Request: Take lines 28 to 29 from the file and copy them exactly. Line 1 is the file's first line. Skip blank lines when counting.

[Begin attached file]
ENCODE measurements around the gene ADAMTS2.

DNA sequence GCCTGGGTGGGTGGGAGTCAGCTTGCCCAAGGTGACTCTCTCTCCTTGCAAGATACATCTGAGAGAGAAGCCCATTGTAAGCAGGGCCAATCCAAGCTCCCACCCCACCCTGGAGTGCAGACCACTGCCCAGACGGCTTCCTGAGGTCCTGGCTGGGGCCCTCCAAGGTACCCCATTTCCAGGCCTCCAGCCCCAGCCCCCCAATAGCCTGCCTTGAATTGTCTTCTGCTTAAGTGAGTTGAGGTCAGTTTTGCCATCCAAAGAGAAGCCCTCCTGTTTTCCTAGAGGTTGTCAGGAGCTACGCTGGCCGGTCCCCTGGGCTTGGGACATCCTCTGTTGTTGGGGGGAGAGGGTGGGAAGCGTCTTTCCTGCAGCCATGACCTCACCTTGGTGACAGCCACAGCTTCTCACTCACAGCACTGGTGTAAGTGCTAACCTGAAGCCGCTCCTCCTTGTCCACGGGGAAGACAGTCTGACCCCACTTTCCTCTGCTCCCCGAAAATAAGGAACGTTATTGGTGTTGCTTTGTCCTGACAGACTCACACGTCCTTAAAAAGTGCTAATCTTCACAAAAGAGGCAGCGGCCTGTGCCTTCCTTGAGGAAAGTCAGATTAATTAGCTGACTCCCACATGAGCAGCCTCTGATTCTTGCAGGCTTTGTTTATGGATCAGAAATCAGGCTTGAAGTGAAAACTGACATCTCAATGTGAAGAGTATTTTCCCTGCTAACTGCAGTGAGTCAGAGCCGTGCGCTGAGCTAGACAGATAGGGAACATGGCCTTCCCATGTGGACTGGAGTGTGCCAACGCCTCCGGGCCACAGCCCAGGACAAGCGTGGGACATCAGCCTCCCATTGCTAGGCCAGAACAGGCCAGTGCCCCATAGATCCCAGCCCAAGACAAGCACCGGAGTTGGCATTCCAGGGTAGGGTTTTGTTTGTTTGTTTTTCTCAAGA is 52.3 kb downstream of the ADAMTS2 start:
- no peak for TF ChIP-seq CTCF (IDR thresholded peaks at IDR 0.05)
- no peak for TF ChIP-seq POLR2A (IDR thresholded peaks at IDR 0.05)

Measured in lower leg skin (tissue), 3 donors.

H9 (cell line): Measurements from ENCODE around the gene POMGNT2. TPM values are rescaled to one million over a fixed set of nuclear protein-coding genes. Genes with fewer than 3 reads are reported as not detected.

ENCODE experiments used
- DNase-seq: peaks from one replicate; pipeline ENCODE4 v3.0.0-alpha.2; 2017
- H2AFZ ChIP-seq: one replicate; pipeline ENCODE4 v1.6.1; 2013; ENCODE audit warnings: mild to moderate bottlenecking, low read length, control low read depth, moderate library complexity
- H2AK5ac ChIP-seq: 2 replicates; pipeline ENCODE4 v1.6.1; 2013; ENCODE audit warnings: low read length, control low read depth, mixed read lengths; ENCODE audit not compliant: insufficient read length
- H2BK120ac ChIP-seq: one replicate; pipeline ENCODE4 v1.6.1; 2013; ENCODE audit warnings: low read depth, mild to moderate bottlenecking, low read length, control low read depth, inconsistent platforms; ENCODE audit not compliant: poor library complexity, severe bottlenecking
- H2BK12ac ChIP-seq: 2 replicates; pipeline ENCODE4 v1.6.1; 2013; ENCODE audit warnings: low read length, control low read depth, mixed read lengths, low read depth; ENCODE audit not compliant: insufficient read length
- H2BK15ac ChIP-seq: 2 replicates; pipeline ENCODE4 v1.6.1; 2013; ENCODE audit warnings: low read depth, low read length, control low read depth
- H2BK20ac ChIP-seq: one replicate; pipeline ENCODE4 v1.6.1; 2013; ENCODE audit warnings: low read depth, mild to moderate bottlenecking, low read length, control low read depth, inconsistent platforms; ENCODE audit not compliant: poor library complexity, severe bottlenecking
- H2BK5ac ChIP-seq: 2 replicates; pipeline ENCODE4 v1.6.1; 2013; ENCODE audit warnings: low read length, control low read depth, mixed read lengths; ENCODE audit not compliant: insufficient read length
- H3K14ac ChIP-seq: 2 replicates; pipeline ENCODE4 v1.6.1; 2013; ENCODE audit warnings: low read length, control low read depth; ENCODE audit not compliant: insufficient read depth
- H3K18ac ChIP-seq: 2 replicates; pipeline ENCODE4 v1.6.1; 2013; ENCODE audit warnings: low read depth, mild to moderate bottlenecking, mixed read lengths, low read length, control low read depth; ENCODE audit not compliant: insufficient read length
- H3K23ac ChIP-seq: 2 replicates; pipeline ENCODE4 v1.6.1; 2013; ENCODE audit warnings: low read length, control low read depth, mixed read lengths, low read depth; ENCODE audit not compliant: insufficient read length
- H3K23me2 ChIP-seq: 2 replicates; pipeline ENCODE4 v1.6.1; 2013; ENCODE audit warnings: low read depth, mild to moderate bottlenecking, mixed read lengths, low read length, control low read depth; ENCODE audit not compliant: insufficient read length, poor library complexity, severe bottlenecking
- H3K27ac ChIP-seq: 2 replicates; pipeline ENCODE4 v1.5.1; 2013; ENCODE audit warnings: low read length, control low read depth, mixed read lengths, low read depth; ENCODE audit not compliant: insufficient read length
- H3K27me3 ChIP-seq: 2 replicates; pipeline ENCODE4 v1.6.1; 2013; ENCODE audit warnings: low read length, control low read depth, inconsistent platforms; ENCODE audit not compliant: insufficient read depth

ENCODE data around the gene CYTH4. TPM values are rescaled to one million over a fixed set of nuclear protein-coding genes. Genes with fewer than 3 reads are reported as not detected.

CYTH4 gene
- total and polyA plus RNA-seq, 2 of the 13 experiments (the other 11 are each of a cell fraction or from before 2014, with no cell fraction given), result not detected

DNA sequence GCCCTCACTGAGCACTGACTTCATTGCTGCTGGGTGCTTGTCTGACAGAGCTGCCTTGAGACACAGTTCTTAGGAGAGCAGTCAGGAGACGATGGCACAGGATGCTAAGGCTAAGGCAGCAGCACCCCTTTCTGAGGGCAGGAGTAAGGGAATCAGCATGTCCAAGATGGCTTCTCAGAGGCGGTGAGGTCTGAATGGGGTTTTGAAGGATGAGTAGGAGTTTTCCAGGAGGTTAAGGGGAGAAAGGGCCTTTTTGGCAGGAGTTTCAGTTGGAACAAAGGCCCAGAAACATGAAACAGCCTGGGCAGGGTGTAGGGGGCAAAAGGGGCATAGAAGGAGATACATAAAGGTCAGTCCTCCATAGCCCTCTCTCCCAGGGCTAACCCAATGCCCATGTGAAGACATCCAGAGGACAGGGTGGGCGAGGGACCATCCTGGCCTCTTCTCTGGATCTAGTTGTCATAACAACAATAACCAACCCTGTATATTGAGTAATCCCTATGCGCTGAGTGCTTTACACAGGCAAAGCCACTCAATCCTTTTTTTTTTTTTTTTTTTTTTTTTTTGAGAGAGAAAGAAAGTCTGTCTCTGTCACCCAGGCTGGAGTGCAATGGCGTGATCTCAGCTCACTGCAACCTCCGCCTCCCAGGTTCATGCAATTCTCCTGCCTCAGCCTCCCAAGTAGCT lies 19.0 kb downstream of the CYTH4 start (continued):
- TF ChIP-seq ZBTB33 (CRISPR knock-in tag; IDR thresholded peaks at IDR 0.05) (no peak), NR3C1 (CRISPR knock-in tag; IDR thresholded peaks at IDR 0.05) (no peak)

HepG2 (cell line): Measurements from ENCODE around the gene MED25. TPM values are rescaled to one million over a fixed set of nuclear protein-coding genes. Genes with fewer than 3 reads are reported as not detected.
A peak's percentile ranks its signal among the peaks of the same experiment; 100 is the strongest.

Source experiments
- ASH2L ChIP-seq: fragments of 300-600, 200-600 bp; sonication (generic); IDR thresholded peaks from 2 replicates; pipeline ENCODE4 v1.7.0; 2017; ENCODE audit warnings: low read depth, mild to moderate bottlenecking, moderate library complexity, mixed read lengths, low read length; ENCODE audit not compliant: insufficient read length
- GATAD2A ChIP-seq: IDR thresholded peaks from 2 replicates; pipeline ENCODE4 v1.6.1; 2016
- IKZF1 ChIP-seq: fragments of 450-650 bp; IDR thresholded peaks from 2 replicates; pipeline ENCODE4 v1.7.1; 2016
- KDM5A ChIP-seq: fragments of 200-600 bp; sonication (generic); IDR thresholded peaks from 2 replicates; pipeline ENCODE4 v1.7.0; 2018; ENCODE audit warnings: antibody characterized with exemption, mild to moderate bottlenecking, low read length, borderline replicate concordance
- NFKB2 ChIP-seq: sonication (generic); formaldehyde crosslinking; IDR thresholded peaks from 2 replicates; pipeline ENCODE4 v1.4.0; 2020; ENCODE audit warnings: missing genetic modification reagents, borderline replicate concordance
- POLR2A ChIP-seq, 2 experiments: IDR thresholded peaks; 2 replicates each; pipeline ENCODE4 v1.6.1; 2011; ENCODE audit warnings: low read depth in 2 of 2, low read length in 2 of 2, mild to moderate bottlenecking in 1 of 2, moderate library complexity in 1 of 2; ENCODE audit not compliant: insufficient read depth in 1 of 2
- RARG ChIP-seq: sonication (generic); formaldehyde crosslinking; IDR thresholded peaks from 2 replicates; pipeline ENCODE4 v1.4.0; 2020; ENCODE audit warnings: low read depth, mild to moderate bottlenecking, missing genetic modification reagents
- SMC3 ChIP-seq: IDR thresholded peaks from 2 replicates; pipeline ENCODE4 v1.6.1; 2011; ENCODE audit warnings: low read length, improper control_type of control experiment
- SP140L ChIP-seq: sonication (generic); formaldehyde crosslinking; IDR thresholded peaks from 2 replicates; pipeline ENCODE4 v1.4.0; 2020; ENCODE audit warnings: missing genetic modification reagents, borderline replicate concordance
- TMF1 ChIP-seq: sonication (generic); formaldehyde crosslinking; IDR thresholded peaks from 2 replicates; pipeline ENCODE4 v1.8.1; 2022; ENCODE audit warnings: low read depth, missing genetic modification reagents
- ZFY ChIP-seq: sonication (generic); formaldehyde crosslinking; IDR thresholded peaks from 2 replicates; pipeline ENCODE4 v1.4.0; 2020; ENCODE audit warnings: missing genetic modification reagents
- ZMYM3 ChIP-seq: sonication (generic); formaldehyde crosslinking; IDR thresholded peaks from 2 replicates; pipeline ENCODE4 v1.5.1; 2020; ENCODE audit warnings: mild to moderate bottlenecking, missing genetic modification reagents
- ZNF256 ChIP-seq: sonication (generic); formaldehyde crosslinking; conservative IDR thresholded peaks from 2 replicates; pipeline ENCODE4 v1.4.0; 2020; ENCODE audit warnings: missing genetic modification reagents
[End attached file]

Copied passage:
A peak's percentile ranks its signal among the peaks of the same experiment; 100 is the strongest.

Source experiments